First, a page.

Guest of the DAAD Artists-in-Berlin Programme 2009
Dorota Maslowska, born in 1983, gained international renown with her novel Snow White and Russian Red. On its appearance in 2002, she had just turned 19 years of age. The book, a somewhat aggressive, merciless and linguistically callous snapshot of present-day Poland, became an international success, and the language she used created a forum of identification for young Poles.
She had actually already written her second novel, The Queen’s Peacock, to help her come to terms with the media hype surrounding her first work, says Maslowska, who read psychology and cultural studies in Gdansk and Warsaw. The novel, written in a rap rhythm, is set in the sphere of media moguls.
It’s difficult to achieve success and it’s very difficult to repeat it.
Critics confirm that the author has a quite unique and personal language of her own. She allows the text “to continue over 240 pages in the staccato of a machine gun, allowing this to rain down on the reader”, writes one critic. Admittedly, such martial images do not really fit the small, girlish-looking woman, who likes to hide her face behind blonde-dyed streaks and responds to questions that are all too indiscreet with an embarrassed laugh or occasionally replies to political questions with irritation – because she has experienced how slippery and treacherous this stage can be.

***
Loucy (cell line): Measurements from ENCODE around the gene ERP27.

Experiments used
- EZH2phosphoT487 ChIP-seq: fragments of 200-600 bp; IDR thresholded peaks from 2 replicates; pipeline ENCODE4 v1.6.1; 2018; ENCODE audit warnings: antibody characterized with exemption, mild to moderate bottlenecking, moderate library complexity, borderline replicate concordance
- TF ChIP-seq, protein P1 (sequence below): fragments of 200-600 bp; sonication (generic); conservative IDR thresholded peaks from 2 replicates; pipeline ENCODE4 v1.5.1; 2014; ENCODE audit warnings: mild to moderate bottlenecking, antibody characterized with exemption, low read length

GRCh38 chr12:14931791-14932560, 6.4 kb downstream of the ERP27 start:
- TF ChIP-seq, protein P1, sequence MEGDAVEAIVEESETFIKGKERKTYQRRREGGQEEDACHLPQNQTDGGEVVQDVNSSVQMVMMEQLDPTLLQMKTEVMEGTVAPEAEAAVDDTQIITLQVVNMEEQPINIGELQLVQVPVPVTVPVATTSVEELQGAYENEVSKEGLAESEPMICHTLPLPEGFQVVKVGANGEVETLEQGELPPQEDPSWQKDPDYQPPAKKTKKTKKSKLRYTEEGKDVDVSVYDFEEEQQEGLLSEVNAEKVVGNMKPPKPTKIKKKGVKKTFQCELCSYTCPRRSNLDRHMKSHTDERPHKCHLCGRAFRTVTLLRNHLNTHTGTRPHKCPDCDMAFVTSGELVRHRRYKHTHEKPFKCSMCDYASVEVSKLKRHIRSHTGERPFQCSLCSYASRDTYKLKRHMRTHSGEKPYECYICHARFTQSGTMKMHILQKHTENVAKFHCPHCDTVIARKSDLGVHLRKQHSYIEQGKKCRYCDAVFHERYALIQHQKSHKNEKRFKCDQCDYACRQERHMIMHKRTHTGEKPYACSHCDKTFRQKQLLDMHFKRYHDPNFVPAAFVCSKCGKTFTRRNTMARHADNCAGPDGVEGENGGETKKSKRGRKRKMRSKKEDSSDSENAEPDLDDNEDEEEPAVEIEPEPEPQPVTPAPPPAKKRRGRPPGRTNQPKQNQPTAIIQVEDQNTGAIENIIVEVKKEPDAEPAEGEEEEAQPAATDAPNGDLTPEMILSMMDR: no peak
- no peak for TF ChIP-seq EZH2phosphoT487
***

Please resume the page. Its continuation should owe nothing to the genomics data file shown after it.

It is precisely this combination of radical observation of everyday life, of merciless language and the charm of a teenager that has made Maslowska not only a literary but also a media attraction.
Her successful debut novel Snow White and Russian Red has since been made into a film, and her first two plays, We Get Along and A Couple of Poor, Polish-Speaking Romanians, have been staged at numerous theatres. On the publication of her novel Darling I Killed Our Cats in 2012, she was hailed in Germany as “Poland’s star author”.
The author occasionally has difficulties with the omnipresent media interest. “It’s difficult to achieve success and it’s very difficult to repeat it.” But with her novels and her two plays she has shown that her literary debut was not a one-off success. Her plays have been successfully staged in Poland again and again. For her second book, Maslowska received the 2005 Nike Prize, Poland’s most important literary award.
The writer experienced her stay in Berlin, as guest of the DAAD Artists-in-Berlin programme, as a welcome reprieve from turbulent times in her home country: “This external perspective on one’s own existence – that’s definitely a very important experience.”